Thursday, November 15, 2007
Residents Speak: Wynx Whiplash
When it comes to cool Second Life business innovators, you'd have to put Wynx Whiplash on any best-of list.
Wynx is the inventor of the "tiny" avatar, which, if you're not familiar with them, is just what it sounds like: avatars that are, well, tiny.
These days, there are tinies all over the place: bunnies, cats, dragons and so forth, and even people, and her store, Wynx's Whimsical Wonders is still tinies ground zero. But when Wynx first created them, it caused quite the stir.
Even today, there are those who hate the tinies, and they would probably be loathe to grant Wynx any respect. But for the rest of us, her ability to break the mold, and to really shift the paradigm is a great example of what can make a difference for a would-be Second Life businessperson.
I talked to her for my book, The Entrepreneur's Guide to Second Life, and among other things, asked her for some important suggestions that anyone going into business in SL should be sure to follow.
And from that interview, I've chosen one of her suggestions as something well worth sharing here. Befitting the suggestion itself, the advice might not occur to a lot of people.
"Add surprises" to products," Wynx said. "Something folks wouldn't expect."
It's quite the simple suggestion. But it speaks volumes about what can make the difference between a product that some people buy and one that everyone has to have.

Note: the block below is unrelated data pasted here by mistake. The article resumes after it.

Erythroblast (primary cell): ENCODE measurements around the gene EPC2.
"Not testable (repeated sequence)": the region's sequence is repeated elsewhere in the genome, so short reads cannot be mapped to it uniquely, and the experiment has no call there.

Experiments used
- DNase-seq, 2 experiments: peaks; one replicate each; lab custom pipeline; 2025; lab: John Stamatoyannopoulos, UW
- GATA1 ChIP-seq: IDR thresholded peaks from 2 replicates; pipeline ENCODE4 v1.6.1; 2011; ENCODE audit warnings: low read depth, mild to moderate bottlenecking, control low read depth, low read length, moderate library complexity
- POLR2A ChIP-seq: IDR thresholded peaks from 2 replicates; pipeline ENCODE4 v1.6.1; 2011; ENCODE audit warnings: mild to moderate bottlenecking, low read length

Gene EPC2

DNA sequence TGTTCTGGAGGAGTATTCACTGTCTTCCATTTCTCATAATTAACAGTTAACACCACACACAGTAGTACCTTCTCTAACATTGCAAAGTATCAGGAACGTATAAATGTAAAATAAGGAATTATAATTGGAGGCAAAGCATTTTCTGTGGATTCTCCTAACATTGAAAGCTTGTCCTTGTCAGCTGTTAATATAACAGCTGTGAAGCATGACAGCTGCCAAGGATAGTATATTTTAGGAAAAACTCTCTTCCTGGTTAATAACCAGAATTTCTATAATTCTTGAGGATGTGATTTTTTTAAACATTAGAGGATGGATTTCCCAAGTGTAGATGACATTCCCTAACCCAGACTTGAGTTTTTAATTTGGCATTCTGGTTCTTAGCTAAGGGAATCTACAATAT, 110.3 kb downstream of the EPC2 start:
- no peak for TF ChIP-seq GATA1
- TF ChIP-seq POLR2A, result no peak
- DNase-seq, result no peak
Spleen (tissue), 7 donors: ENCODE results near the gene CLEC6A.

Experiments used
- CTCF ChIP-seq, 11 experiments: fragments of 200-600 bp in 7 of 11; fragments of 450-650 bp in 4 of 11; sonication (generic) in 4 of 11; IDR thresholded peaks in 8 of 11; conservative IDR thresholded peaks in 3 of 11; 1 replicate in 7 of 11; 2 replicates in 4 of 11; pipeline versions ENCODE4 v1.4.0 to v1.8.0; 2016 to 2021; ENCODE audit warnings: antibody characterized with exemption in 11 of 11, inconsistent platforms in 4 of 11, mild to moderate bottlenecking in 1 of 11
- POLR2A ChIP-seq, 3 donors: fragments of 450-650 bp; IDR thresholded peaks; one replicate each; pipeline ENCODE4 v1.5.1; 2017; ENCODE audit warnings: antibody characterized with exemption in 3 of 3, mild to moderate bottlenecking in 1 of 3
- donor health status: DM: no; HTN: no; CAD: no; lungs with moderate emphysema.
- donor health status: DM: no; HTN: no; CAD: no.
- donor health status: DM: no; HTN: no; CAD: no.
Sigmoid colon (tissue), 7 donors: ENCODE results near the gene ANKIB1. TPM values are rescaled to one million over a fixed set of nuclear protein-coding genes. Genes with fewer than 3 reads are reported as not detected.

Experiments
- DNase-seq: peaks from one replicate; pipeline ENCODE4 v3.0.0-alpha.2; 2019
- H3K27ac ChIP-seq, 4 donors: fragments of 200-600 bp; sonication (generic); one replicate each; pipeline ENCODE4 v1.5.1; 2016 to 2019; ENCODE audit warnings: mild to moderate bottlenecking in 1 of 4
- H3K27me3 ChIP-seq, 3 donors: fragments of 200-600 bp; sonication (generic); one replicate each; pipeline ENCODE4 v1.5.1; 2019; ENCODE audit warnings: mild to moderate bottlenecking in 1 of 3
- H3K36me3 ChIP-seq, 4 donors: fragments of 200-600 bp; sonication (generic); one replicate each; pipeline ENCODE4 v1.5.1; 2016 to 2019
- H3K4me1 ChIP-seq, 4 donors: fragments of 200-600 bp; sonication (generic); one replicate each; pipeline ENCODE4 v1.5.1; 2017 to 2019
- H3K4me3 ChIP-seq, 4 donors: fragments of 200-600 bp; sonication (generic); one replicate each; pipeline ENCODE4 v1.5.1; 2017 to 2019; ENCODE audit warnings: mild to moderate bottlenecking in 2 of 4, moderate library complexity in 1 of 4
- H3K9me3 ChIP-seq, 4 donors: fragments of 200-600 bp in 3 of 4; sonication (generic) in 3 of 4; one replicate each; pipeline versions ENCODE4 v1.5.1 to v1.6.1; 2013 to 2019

A good example might be the tinies themselves, which are just another take on the custom avatar. But it was a total surprise when Wynx first came out with them because it's not something that had been done before, at least not in any formalized way.
The point is to look for things you can add to an existing product line that will set your products apart from others like it. It can something small and simple, like a script that animates your product, or maybe something hidden inside a product that someone might discover by accident. Whatever it is, if it's not something expected--and it's cool--it will likely delight your customers and get them talking about you and your products. And as I've noted many times before, this kind of word of mouth is invaluable.
Of course, as I've also mentioned, you need to ensure that the surprises you include are good ones, and not things that are going to make your customers unhappy or uncomfortable. Because then, as I've said, the word of mouth you'll get will not help you.